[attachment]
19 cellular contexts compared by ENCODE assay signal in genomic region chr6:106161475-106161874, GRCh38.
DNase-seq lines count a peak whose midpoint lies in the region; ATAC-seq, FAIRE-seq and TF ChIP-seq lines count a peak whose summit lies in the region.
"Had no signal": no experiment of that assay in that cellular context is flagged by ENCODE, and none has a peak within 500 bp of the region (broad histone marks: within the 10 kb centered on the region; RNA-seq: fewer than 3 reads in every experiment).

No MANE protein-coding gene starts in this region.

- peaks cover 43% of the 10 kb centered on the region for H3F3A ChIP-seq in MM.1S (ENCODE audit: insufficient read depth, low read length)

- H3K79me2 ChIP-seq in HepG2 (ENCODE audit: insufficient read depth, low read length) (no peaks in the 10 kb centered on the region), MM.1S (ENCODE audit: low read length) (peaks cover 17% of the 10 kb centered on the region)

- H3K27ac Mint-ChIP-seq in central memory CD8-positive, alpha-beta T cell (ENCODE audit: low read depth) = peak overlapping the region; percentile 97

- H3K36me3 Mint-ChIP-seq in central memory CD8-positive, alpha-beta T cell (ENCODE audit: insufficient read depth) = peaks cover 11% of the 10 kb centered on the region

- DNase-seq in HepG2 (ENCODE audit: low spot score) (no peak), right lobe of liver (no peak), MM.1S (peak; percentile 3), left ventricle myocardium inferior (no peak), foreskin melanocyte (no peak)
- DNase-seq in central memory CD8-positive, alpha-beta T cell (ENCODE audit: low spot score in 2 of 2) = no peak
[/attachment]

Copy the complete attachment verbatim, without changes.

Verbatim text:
19 cellular contexts compared by ENCODE assay signal in genomic region chr6:106161475-106161874, GRCh38.
DNase-seq lines count a peak whose midpoint lies in the region; ATAC-seq, FAIRE-seq and TF ChIP-seq lines count a peak whose summit lies in the region.
"Had no signal": no experiment of that assay in that cellular context is flagged by ENCODE, and none has a peak within 500 bp of the region (broad histone marks: within the 10 kb centered on the region; RNA-seq: fewer than 3 reads in every experiment).

No MANE protein-coding gene starts in this region.

- peaks cover 43% of the 10 kb centered on the region for H3F3A ChIP-seq in MM.1S (ENCODE audit: insufficient read depth, low read length)

- H3K79me2 ChIP-seq in HepG2 (ENCODE audit: insufficient read depth, low read length) (no peaks in the 10 kb centered on the region), MM.1S (ENCODE audit: low read length) (peaks cover 17% of the 10 kb centered on the region)

- H3K27ac Mint-ChIP-seq in central memory CD8-positive, alpha-beta T cell (ENCODE audit: low read depth) = peak overlapping the region; percentile 97

- H3K36me3 Mint-ChIP-seq in central memory CD8-positive, alpha-beta T cell (ENCODE audit: insufficient read depth) = peaks cover 11% of the 10 kb centered on the region

- DNase-seq in HepG2 (ENCODE audit: low spot score) (no peak), right lobe of liver (no peak), MM.1S (peak; percentile 3), left ventricle myocardium inferior (no peak), foreskin melanocyte (no peak)
- DNase-seq in central memory CD8-positive, alpha-beta T cell (ENCODE audit: low spot score in 2 of 2) = no peak